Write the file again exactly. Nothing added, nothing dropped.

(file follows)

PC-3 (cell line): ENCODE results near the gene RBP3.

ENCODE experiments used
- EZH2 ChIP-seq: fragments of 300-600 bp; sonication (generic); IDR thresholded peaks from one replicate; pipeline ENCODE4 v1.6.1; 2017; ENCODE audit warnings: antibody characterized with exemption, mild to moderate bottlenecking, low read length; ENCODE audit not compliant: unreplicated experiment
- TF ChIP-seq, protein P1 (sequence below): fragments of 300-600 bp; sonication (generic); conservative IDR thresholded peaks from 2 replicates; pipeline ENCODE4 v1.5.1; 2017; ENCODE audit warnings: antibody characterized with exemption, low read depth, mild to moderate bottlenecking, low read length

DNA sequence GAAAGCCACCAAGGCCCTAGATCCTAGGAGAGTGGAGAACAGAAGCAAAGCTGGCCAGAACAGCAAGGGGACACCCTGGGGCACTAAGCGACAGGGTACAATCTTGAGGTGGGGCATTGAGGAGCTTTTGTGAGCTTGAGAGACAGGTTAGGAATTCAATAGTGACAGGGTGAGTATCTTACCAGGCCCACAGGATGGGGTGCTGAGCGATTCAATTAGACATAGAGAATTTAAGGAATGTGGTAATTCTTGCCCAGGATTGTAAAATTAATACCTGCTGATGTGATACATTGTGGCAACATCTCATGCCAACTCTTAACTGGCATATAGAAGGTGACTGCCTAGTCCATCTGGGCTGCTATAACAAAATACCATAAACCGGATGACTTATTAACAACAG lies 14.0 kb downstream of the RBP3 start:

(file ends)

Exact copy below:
PC-3 (cell line): ENCODE results near the gene RBP3.

ENCODE experiments used
- EZH2 ChIP-seq: fragments of 300-600 bp; sonication (generic); IDR thresholded peaks from one replicate; pipeline ENCODE4 v1.6.1; 2017; ENCODE audit warnings: antibody characterized with exemption, mild to moderate bottlenecking, low read length; ENCODE audit not compliant: unreplicated experiment
- TF ChIP-seq, protein P1 (sequence below): fragments of 300-600 bp; sonication (generic); conservative IDR thresholded peaks from 2 replicates; pipeline ENCODE4 v1.5.1; 2017; ENCODE audit warnings: antibody characterized with exemption, low read depth, mild to moderate bottlenecking, low read length

DNA sequence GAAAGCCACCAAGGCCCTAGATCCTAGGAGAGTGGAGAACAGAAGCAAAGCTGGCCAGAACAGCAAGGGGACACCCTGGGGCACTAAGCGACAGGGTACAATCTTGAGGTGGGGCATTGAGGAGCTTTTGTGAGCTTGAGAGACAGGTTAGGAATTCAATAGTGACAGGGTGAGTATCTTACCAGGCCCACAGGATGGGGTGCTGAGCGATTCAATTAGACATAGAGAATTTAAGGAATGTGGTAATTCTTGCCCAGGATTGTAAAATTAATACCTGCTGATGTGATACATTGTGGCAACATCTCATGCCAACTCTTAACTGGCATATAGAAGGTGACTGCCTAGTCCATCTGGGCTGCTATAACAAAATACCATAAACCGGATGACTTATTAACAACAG lies 14.0 kb downstream of the RBP3 start: